It sometimes makes me sad when contemporary books that I really, truly like and enjoy do not quite catch on like I hope that they would. Thou Shalt Not Road Trip by Antony John is a book that I basically blew through, but one that ultimately had some meaning to me, as I’ve met people like Luke and people like the side characters and it just really made me think about faith and being a teenager. Guys, I think that I am kind of a sucker for YA books about religion so long as they are not religious YA books. Try and puzzle that one out. Antony John’s Thou Shalt Not Road Trip blends road trips and faith into one must-keep-reading-must-not-stop sort of books.
Sixteen year old Luke has just written a religious book called Hallelujah which basically is written in Biblical style, but with lessons for kids. Hallelujah becomes a national best seller and so, Luke is sent on a cross country book tour. He starts in LA, where his brother Matt will take over chauffeuring Luke across the country, or at least until St. Louis. Only, there is one hitch — Matt’s girlfriend Alex and her sister, Luke’s ex, Fran are hitching a ride. This makes Luke super uncomfortable, especially because Mat is charging ostentatious things like a Hummer and off the beaten path hotel rooms to Luke’s publicist’s card. Along the way though, Luke learns some pretty important things about himself and his faith. We also see a lot of what went into Hallelujah and why Luke wrote what he did – like we see his headspace at the time. Anyways, trust that I am terrible at recounting the plot of Thou Shalt Road Trip by Antony John and that it is way better than how I make it sound.
So, we start the book and you guys LUKE IS SO NAIVE. Like, as an adult, I sit there reading and I am like, Luke you are being terrible. Or Luke, you are being a prat (sometimes in my head I use terms I would never use in real life). Or I am like, Luke that girl is fake. You will see when you read. Anyways, Luke just does not have a lot of life experience, he’s super sheltered and he is also kind of judgmental. Like, Fran for example used to be all clean cut and preppy, but then she cut her hair and dyed it, got some piercings and tattoos and so Luke decides to just write her off. Like, come on. That is such a dick move. And I bet you are reading all this and thinking to yourself that I hated Luke as a character. You would be wrong. I think that he encapsulates being a sheltered teenager quite well. He’s a spectacular idiot, but ultimately he redeems himself and honestly I couldn’t help but feel for him. I ended up being won over by Luke.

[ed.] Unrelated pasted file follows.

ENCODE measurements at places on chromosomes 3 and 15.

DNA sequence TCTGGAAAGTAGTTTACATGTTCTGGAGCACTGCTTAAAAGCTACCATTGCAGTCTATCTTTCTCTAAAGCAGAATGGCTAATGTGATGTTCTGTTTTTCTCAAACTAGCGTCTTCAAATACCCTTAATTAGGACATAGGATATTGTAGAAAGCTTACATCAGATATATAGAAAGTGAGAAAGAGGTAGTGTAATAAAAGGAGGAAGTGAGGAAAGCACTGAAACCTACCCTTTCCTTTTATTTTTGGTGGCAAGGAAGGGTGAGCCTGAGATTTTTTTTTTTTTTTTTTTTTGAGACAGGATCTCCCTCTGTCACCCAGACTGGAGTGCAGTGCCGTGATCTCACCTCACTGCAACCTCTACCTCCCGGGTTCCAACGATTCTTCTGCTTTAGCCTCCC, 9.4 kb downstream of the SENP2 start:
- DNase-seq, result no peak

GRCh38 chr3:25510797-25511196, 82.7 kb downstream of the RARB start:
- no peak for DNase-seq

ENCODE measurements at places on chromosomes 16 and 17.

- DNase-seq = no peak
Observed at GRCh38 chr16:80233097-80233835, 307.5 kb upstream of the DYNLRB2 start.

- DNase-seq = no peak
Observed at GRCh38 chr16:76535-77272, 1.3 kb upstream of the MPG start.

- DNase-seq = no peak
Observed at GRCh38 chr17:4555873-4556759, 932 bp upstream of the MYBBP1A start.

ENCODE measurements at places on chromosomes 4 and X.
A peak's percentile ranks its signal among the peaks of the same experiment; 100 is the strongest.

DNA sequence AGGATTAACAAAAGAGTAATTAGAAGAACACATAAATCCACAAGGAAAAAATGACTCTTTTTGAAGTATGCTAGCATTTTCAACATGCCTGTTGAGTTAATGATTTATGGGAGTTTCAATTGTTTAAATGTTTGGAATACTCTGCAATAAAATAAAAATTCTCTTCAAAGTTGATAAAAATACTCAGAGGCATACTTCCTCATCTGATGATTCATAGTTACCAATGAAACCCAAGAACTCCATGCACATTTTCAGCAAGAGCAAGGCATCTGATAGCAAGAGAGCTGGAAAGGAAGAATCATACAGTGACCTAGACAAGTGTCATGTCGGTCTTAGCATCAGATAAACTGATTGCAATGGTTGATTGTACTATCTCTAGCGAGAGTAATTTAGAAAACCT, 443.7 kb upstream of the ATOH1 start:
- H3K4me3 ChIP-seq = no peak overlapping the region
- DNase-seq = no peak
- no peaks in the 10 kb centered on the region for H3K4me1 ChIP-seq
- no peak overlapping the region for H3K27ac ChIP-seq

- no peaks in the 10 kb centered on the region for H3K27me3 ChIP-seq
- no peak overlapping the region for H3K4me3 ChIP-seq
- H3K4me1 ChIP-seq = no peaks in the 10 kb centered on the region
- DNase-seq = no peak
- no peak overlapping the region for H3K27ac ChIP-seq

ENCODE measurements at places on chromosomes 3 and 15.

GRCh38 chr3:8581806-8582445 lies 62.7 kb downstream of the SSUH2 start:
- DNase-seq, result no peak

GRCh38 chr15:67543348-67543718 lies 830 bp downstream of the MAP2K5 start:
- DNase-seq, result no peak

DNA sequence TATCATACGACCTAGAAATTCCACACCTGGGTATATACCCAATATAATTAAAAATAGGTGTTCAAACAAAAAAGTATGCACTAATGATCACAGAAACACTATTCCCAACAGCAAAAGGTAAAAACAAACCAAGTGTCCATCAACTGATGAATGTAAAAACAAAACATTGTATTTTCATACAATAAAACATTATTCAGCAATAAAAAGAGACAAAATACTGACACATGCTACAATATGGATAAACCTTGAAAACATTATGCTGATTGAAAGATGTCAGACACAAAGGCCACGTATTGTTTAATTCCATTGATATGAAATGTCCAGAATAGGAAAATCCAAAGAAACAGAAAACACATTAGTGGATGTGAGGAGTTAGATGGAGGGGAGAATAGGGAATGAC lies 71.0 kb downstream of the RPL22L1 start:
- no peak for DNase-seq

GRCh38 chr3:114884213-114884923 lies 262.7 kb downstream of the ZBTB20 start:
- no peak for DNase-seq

Usually I come to books to just swoon my face off, swooning might as well be my second job. With Thou Shalt Not Road Trip, there is a romance, yes. There’s Luke’s pining for what Fran used to be and how when he was dorky he really, really liked Fran. Especially because they were on debate team together and had this like crazy intense banter chemistry. Then it all goes to hell. And you read how it all went to hell and hope that it can be put back together again. You see Luke royally screw up. And well, you guys, I can’t help but nod and smile and think to myself that the romance played out in the best way possible for the storyline it is in. You will see if/when you read this book.
I think that Thou Shalt Not Road Trip by Antony John is an interesting look at authentic faith, blind faith, and sanctimoniousness , especially among teenagers. Like, Luke gets really sanctimonious and kind of annoying. But then, he starts to examine his beliefs and I don’t know, it’s just so well written and I think that many kids go through that — that whole what do I truly believe. I like that he does that. I also like that the book showcases blind faith when you see people reading Luke’s book Hallelujah and taking it literally as opposed to figuratively, like it was actually supposed to be taken. You also see a lot of people judging Fran because of her punk makeover looks. Y’all, I totally know people like that and those people are basically the worst and I am getting all run-on here but Antony John does a superb job showing how they are the worst.
Straight up, I’d recommend Thou Shalt Not Road Trip to those in need of a terrific contemporary book with strong character development, a respectful but exploratory look at teenage spirituality and a rather quirky yet disastrous road trip.
Disclosure: Shanyn gifted me a copy of this book.
Other reviews of Thou Shalt Not Road Trip by Antony John:
Chick Loves Lit – “I had a lot of fun reading”
Forever Young Adult – “I felt like it really was taking me on a grand adventure”
Annette’s Book Spot – “very easy, quick read”